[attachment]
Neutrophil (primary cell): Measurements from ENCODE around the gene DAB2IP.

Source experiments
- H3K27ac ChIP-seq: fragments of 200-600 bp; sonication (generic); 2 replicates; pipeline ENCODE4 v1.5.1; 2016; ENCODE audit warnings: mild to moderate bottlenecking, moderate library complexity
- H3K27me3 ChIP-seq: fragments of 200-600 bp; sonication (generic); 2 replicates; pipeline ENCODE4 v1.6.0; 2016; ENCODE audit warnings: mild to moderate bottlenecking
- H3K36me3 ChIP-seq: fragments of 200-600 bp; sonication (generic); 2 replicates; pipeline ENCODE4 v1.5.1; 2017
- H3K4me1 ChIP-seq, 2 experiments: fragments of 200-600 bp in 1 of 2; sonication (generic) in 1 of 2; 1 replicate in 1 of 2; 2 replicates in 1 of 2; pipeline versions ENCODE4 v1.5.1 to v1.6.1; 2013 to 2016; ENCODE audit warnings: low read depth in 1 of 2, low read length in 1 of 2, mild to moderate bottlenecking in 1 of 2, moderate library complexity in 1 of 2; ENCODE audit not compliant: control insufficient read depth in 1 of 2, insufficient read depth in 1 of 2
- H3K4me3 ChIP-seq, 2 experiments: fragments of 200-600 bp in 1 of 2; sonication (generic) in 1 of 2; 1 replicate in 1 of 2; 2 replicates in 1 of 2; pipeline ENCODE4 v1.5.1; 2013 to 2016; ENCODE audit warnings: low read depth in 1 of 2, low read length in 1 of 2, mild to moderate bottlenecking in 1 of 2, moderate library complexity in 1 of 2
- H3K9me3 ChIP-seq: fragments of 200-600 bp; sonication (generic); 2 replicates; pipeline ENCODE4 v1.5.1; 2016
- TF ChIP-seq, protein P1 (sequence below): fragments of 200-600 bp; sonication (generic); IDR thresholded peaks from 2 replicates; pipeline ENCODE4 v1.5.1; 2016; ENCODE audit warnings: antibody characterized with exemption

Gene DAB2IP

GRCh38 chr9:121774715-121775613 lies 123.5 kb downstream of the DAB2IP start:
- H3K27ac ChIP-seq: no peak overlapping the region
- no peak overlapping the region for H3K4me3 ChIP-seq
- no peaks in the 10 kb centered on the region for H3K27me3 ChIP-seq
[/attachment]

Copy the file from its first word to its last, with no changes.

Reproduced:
Neutrophil (primary cell): Measurements from ENCODE around the gene DAB2IP.

Source experiments
- H3K27ac ChIP-seq: fragments of 200-600 bp; sonication (generic); 2 replicates; pipeline ENCODE4 v1.5.1; 2016; ENCODE audit warnings: mild to moderate bottlenecking, moderate library complexity
- H3K27me3 ChIP-seq: fragments of 200-600 bp; sonication (generic); 2 replicates; pipeline ENCODE4 v1.6.0; 2016; ENCODE audit warnings: mild to moderate bottlenecking
- H3K36me3 ChIP-seq: fragments of 200-600 bp; sonication (generic); 2 replicates; pipeline ENCODE4 v1.5.1; 2017
- H3K4me1 ChIP-seq, 2 experiments: fragments of 200-600 bp in 1 of 2; sonication (generic) in 1 of 2; 1 replicate in 1 of 2; 2 replicates in 1 of 2; pipeline versions ENCODE4 v1.5.1 to v1.6.1; 2013 to 2016; ENCODE audit warnings: low read depth in 1 of 2, low read length in 1 of 2, mild to moderate bottlenecking in 1 of 2, moderate library complexity in 1 of 2; ENCODE audit not compliant: control insufficient read depth in 1 of 2, insufficient read depth in 1 of 2
- H3K4me3 ChIP-seq, 2 experiments: fragments of 200-600 bp in 1 of 2; sonication (generic) in 1 of 2; 1 replicate in 1 of 2; 2 replicates in 1 of 2; pipeline ENCODE4 v1.5.1; 2013 to 2016; ENCODE audit warnings: low read depth in 1 of 2, low read length in 1 of 2, mild to moderate bottlenecking in 1 of 2, moderate library complexity in 1 of 2
- H3K9me3 ChIP-seq: fragments of 200-600 bp; sonication (generic); 2 replicates; pipeline ENCODE4 v1.5.1; 2016
- TF ChIP-seq, protein P1 (sequence below): fragments of 200-600 bp; sonication (generic); IDR thresholded peaks from 2 replicates; pipeline ENCODE4 v1.5.1; 2016; ENCODE audit warnings: antibody characterized with exemption

Gene DAB2IP

GRCh38 chr9:121774715-121775613 lies 123.5 kb downstream of the DAB2IP start:
- H3K27ac ChIP-seq: no peak overlapping the region
- no peak overlapping the region for H3K4me3 ChIP-seq
- no peaks in the 10 kb centered on the region for H3K27me3 ChIP-seq